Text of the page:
In the beginning was the Word.

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goghtherefore
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Re: In the beginning was the Word.

#31 Post by goghtherefore » 1 month ago

Standing by the Bedside of a Neighbor

https://www.youtube.com/watch?v=dpC2d0I ... rt_radio=1

😎
“This is My Son, My Chosen One; listen to Him!”
Luke 9:35

Stranger
Posts: 2608
Joined: 4 years ago

Re: In the beginning was the Word.

#32 Post by Stranger » 1 month ago

goghtherefore wrote: 1 month ago Standing by the Bedside of a Neighbor

"Love the twang Gogh" :) . Slick as a Maserati established in 1914, let me tell ya that's slick.

Old man Rueben didn't sound like he was too worried about the other side with his dying words.

Hang in there "good neighbor".

Stranger, (Lu 21:32)

Stranger
Posts: 2608
Joined: 4 years ago

Re: In the beginning was the Word.

#33 Post by Stranger » 1 month ago

"And the Word was God"


Even these guys with the train wreck they've assembled cannot deny it.

From the NET:
3 sn And the Word was fully God. John’s theology consistently drives toward the conclusion that Jesus, the incarnate Word, is just as much God as God the Father. This can be seen, for example, in texts like John 10:30 (“The Father and I are one”), 17:11 (“so that they may be one just as we are one”), and 8:58 (“before Abraham came into existence, I am”). The construction in John 1:1c does not equate the Word with the person of God (this is ruled out by 1:1b, “the Word was with God”); rather it affirms that the Word and God are one in essence.
tn Or “and what God was the Word was.” Colwell’s Rule is often invoked to support the translation of θεός (theos) as definite (“God”) rather than indefinite (“a god”) here. However, Colwell’s Rule merely permits, but does not demand, that a predicate nominative ahead of an equative verb be translated as definite rather than indefinite. Furthermore, Colwell’s Rule did not deal with a third possibility, that the anarthrous predicate noun may have more of a qualitative nuance when placed ahead of the verb. A definite meaning for the term is reflected in the traditional rendering “the word was God.” From a technical standpoint, though, it is preferable to see a qualitative aspect to anarthrous θεός in John 1:1c (ExSyn 266-69). Translations like the NEB, REB, and Moffatt are helpful in capturing the sense in John 1:1c, that the Word was fully deity in essence (just as much God as God the Father). However, in contemporary English “the Word was divine” (Moffatt) does not quite catch the meaning since “divine” as a descriptive term is not used in contemporary English exclusively of God. The translation “what God was the Word was” is perhaps the most nuanced rendering, conveying that everything God was in essence, the Word was too. This points to unity of essence between the Father and the Son without equating the persons. However, in surveying a number of native speakers of English, some of whom had formal theological training and some of whom did not, the editors concluded that the fine distinctions indicated by “what God was the Word was” would not be understood by many contemporary readers. Thus the translation “the Word was fully God” was chosen because it is more likely to convey the meaning to the average English reader that the Logos (which “became flesh and took up residence among us” in John 1:14 and is thereafter identified in the Fourth Gospel as Jesus) is one in essence with God the Father. The previous phrase, “the Word was with God,” shows that the Logos is distinct in person from God the Father.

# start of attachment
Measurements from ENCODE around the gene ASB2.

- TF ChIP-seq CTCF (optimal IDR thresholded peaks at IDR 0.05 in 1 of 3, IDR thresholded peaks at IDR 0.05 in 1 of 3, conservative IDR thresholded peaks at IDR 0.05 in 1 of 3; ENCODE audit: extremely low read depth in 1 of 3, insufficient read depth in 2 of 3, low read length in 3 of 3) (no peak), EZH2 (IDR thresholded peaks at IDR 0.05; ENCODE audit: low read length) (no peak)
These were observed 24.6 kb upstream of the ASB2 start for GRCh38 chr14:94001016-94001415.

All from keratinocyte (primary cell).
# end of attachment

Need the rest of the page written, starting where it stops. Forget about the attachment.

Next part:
Stranger, (Col 2:9)

Stranger
Posts: 2608
Joined: 4 years ago

Re: In the beginning was the Word.

#34 Post by Stranger » 1 week ago

Stranger wrote: 1 month ago Stranger, (Col 2:9)
To whom it may concern:

"God was manifested in the Flesh" (1Tim 3:16)

"The Word was God and the Word became Flesh" (Jn 1:14)


Stranger, (Heb 12:2 KJV)

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